The AWS blog is thrilled to recognize the experience and accomplishments of women surgeons around the world. While women surgeons share many common experiences, we differ in our cultural norms, support for women in careers and expectations of women in society around the world. One of the goals of AWS is to support women internationally, and part of that recognition is to build cultural understanding and awareness of the barriers women face in countries outside the United States.
We would like to congratulate Dr. Spinoit on her incredible accomplishment – recently becoming the first female professor of surgery in Belgium, and hope to see increasing numbers of women rising through academic and clinical ranks into leadership worldwide.
By Anne-Françoise Spinoit
I was born in a family where medicine, and especially surgery, was always present. Many family members are surgeons or perform medical-related jobs. As far back as I can remember, I told my parents I wanted to be a doctor. Many kids have a phase where they dream about being an astronaut, a firefighter, surgeon… My childhood dream never changed; I wanted to be a doctor like my grandfather and my uncle.
They told me many times that it would not be easy, especially for a girl. It would be much easier to learn a job where I could have a more flexible schedule, where at least I would not have to work at night or during the week-ends.
Yet, I kept on with my dream, year after year. In high school, I had great difficulty with chemistry, mathematics and physics. Many people told me that, given those subjects were essential for medicine, I’d better let go of my dream.
However, I persisted, and I was accepted into and began medical school. And indeed, chemistry, physics, and those other subjects I still do not really see the utility for in medicine, became my nightmare. I was close to abandoning medical school a few times because I kept having bad scores in some classes in which the content was totally irrelevant to the daily clinical practice I have now. Each time I was close to abandoning, I remembered what my grandfather told me, “If it’s your dream to become a doctor, you should do everything you can to make your dreams come true. Never quit before you have done all you could. Never quit because you think it is too difficult for you. Only quit when you’ve tried the hardest you can, as for that there is no shame.”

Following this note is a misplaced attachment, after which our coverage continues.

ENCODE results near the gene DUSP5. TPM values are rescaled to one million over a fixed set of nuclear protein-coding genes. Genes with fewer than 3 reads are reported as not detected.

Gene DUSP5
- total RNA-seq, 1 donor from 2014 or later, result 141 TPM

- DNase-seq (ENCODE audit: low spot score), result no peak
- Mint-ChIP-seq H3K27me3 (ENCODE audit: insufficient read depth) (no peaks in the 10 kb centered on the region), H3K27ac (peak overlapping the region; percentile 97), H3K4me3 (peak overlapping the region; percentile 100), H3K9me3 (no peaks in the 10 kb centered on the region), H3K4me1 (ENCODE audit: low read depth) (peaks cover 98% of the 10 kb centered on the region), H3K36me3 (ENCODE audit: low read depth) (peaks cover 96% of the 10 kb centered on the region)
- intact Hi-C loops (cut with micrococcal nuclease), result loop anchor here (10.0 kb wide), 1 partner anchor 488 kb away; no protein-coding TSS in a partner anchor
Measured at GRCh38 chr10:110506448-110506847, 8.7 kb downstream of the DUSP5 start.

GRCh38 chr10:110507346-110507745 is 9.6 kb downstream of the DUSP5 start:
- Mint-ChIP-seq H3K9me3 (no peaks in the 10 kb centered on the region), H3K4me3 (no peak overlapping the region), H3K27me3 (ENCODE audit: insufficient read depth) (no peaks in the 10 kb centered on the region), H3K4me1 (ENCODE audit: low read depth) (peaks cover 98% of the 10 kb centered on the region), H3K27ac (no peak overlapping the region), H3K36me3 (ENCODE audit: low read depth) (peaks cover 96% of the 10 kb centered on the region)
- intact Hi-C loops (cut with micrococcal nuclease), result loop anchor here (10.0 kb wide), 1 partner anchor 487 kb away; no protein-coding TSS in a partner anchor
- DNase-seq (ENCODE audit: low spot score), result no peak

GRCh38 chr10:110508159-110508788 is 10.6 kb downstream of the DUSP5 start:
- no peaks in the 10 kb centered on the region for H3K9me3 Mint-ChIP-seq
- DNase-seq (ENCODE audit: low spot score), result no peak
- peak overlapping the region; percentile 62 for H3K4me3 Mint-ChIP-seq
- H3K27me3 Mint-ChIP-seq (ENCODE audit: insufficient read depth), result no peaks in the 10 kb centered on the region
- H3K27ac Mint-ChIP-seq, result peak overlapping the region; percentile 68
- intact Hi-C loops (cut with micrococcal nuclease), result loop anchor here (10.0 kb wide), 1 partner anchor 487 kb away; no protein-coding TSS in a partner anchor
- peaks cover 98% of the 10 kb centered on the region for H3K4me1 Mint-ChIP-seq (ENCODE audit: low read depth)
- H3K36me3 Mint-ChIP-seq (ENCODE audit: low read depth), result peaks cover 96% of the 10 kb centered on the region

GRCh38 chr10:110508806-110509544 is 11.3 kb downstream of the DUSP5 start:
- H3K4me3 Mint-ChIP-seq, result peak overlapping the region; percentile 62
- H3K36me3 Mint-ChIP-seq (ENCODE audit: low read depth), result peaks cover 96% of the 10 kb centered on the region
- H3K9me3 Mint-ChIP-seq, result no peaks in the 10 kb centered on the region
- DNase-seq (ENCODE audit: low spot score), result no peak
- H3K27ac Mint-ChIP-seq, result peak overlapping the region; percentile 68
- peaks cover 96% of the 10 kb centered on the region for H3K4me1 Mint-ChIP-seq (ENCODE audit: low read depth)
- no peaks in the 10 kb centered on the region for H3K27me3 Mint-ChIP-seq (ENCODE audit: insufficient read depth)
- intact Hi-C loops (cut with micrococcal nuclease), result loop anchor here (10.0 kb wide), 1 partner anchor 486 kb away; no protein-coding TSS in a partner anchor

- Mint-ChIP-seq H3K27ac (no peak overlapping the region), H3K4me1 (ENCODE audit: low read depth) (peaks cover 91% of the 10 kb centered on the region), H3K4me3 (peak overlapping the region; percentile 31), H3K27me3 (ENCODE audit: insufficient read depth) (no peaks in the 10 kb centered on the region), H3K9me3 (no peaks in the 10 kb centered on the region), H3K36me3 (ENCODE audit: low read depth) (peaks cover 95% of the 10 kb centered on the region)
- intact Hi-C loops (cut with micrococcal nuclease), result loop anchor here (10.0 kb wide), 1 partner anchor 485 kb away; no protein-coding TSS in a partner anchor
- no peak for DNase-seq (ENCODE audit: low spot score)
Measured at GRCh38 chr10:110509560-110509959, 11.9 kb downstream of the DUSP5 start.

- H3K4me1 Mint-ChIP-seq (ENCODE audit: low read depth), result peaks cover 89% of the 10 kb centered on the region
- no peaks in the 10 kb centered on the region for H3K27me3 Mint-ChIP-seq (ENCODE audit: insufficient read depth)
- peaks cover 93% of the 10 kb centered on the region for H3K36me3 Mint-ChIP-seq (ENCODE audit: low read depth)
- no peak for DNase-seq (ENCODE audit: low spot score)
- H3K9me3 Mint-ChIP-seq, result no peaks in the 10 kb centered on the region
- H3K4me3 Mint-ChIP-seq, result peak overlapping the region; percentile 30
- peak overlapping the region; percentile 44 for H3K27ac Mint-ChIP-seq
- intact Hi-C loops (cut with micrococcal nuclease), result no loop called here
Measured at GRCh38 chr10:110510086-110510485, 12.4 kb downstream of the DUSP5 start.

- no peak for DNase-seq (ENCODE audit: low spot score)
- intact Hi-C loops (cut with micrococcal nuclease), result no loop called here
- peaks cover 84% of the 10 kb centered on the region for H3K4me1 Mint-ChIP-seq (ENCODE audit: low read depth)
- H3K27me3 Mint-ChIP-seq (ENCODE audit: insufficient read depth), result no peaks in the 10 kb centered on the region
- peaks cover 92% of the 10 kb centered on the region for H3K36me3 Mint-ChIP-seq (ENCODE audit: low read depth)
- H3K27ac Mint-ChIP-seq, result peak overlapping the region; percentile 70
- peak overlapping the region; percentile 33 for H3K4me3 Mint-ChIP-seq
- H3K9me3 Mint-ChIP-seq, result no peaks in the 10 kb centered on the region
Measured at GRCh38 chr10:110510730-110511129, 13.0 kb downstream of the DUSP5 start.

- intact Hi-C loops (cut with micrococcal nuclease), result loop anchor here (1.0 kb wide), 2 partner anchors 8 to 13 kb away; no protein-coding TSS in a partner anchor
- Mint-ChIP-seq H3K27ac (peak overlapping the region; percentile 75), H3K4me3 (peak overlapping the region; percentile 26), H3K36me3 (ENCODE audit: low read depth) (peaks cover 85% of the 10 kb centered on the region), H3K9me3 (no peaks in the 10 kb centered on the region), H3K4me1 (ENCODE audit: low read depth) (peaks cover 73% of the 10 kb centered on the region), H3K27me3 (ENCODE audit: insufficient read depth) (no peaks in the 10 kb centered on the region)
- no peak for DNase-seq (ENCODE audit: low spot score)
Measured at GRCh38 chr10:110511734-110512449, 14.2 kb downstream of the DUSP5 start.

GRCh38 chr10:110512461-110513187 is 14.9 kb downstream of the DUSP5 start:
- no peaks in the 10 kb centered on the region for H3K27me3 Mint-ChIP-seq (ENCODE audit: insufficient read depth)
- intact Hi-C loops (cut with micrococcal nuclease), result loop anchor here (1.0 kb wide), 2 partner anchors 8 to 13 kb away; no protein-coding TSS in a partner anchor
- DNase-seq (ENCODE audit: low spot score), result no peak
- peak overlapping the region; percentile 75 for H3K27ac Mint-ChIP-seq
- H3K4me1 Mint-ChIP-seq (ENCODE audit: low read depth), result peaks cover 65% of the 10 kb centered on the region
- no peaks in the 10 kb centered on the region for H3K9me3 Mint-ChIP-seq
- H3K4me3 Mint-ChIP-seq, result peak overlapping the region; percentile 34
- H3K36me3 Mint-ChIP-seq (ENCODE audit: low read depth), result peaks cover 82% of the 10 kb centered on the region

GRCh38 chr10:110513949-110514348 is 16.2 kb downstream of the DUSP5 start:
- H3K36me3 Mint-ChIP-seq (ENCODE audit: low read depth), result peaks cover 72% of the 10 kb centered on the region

In those difficult moments, everyone needs to find his or her own way to overcome them. For me, it was with the help of Cher and Chumbawamba; I took a break and danced until exhaustion while listening to “Strong Enough” followed by “Thubtumping”. Only those two. I danced until I was physically exhausted, sweating, and needed a shower. After that, I was ready to begin working again.
Today, I am a Professor of Urology in one of the largest University Hospitals in Belgium. I was very lucky to have family and friends who helped me become who I am today. I know they were very proud of me when I was appointed Professor, thereby becoming the first female professor in Urology in Belgium. I still sometimes need my two theme songs, as surgery never gets easy.
The way to surgery is not easy for anyone, but gender biases make it even more difficult. The fact that it took until 2018 to have a female professor in Urology in Belgium is the best example. In many ways, Belgium is recognized as an open-minded country. Belgium was indeed the second country in the world (after the Netherlands) to legalize gay marriage in 2003. But still, many women in Belgium and in the rest of the world are struggling to build their way in surgery. And I have an important message for all those young women going through those struggles; remember, “You’re strong Enough”. “I get knocked down. But I get up again. And you’re never gonna keep me down.”
Since October 2018, Anne-Françoise Spinoit is Professor in Pediatric Urology of the Department of Urology at the Ghent University Hospital, Ghent, Belgium. She is thereby the first female professor in Urology in Belgium. She is full staff member at Ghent University Hospital since 2013. She received her initial medical training at the Facultés Universitaires Notre-Dame de la Paix in Namur, Belgium, and in the Université Catholique de Louvain, Brussels, Belgium, and then her training in Urology initially in France and subsequently in the Ghent University Hospital.
Anne-Françoise Spinoit’s fields of interest are congenital penile malformations and urogenital reconstruction in children, adolescents and adults. She has successfully defended a PhD thesis about it. She has developed the pediatric robotic program in Ghent University hospital, and is one of the European pioneers in robotic surgery in pediatric urology.
Our blog is a forum for our members to speak, and as such, statements made here represent the opinions of the author and are not necessarily the opinion of the Association of Women Surgeons.